By STACY BAUER
Jimplecute Movie Reviewer
If you’re looking for a date-night movie, well, this isn’t it. This is a “married people” movie. It also would be a terrible choice for Mother’s or Father’s Day.
Full of crude humor suitable for the average teenage boy, this is one you’d need to enjoy with someone familiar, so as to avoid an avalanche of awkward, uncomfortable moments for two hours straight.
Here, Seth Rogen re-teams with director Jonathan Levine (‘50/50’, ’The Night Before’) for another go, about people navigating relationships under difficult circumstances.
Rogen plays Fred Flarsky, recently unemployed and sloppily-dressed journalist (is he homeless?). He inconceivably ends up the speechwriter for polished and undeniably classy, Secretary of State Charlotte Field (Charlize Theron). Their initial connection is based on shared classroom hallways as teens, and a shared hometown neighborhood, which turned into babysitting duty, for one of them.
Much to the dismay of Field’s handlers (June Diane Raphael and Ravi Patel) and, more than likely the American voters, things get hot and heavy between the unlikely duo.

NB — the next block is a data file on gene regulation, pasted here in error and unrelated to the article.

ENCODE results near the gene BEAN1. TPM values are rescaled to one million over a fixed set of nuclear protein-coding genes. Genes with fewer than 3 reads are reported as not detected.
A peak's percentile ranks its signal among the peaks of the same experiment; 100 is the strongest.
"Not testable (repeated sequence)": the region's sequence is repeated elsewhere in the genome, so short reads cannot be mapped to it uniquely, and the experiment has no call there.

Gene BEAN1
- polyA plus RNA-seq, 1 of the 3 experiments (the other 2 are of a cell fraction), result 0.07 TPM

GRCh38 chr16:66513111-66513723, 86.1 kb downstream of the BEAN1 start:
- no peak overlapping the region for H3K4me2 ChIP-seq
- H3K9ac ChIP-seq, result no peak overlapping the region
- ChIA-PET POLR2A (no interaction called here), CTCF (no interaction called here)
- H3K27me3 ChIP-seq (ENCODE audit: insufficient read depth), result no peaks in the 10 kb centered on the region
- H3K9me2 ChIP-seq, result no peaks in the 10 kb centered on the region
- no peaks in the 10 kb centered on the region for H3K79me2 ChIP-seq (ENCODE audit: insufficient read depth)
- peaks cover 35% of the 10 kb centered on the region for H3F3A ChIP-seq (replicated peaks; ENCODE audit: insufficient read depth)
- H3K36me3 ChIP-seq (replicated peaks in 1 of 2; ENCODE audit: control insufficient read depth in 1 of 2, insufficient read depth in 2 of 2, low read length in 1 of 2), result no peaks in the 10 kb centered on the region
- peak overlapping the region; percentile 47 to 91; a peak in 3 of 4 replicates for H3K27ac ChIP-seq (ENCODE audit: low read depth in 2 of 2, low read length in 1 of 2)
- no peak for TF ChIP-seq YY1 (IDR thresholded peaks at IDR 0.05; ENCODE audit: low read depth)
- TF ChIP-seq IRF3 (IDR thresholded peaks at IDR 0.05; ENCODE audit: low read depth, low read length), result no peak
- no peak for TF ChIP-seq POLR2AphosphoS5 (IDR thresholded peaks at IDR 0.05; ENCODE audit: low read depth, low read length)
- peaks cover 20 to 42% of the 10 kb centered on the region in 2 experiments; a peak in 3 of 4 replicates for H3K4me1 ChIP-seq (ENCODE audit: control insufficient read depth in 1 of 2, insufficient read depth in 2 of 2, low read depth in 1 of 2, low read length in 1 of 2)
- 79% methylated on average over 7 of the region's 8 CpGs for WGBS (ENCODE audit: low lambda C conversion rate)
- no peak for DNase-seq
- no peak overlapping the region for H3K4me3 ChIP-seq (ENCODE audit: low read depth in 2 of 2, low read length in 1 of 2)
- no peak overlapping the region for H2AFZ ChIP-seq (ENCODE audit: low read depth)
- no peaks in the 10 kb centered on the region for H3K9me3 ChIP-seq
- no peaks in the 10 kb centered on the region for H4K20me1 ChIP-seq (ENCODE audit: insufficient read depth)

It’s not sweet per se, but somehow ends up being charming, in spite of the abundant crude humor and loads of gratuitous f-bombs falling like glitter at a rave.
The current political climate of the nation is satirized quite accurately. For example, the President having been a former television star, and not wanting to run for re-election, in order to pursue his career transition to film.
About half of us hope real-life could further imitate art, as far as this relinquishment of political platform all together. With heavy references to the late 80s slash early 90s, this movie is well-suited to 40-somethings, so gather your squad accordingly, for movie-night.
What an oddball coupling we have: Rogen’s character is goofy, bumbling and abrasive, while Theron’s is just as dazzling as the actress herself. She really is undeniably, palpably good at what she does.
Their chemistry is playful and somewhat endearing, even if the entire story is just outright unbelievable and definitely formulaic. But I laughed out loud quite a bit … sue me.
‘Long Shot’ is rated R and runs 115 minutes.
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